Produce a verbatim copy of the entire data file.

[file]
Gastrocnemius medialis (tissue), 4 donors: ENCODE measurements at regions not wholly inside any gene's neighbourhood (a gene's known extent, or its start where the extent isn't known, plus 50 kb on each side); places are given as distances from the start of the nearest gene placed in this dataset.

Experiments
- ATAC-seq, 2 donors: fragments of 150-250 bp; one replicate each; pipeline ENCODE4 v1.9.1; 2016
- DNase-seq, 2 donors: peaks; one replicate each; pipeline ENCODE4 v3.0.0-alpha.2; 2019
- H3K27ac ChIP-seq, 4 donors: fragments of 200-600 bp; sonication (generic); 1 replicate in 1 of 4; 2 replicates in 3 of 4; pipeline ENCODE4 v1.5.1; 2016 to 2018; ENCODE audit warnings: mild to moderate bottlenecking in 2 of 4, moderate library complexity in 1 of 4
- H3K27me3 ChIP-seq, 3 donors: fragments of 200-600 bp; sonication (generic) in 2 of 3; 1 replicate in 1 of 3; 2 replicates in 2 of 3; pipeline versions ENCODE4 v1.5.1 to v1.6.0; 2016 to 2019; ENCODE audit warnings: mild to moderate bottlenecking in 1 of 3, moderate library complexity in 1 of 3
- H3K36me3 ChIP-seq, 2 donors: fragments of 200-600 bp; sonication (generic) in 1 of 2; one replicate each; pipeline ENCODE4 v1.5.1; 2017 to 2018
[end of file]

Gastrocnemius medialis (tissue), 4 donors: ENCODE measurements at regions not wholly inside any gene's neighbourhood (a gene's known extent, or its start where the extent isn't known, plus 50 kb on each side); places are given as distances from the start of the nearest gene placed in this dataset.

Experiments
- ATAC-seq, 2 donors: fragments of 150-250 bp; one replicate each; pipeline ENCODE4 v1.9.1; 2016
- DNase-seq, 2 donors: peaks; one replicate each; pipeline ENCODE4 v3.0.0-alpha.2; 2019
- H3K27ac ChIP-seq, 4 donors: fragments of 200-600 bp; sonication (generic); 1 replicate in 1 of 4; 2 replicates in 3 of 4; pipeline ENCODE4 v1.5.1; 2016 to 2018; ENCODE audit warnings: mild to moderate bottlenecking in 2 of 4, moderate library complexity in 1 of 4
- H3K27me3 ChIP-seq, 3 donors: fragments of 200-600 bp; sonication (generic) in 2 of 3; 1 replicate in 1 of 3; 2 replicates in 2 of 3; pipeline versions ENCODE4 v1.5.1 to v1.6.0; 2016 to 2019; ENCODE audit warnings: mild to moderate bottlenecking in 1 of 3, moderate library complexity in 1 of 3
- H3K36me3 ChIP-seq, 2 donors: fragments of 200-600 bp; sonication (generic) in 1 of 2; one replicate each; pipeline ENCODE4 v1.5.1; 2017 to 2018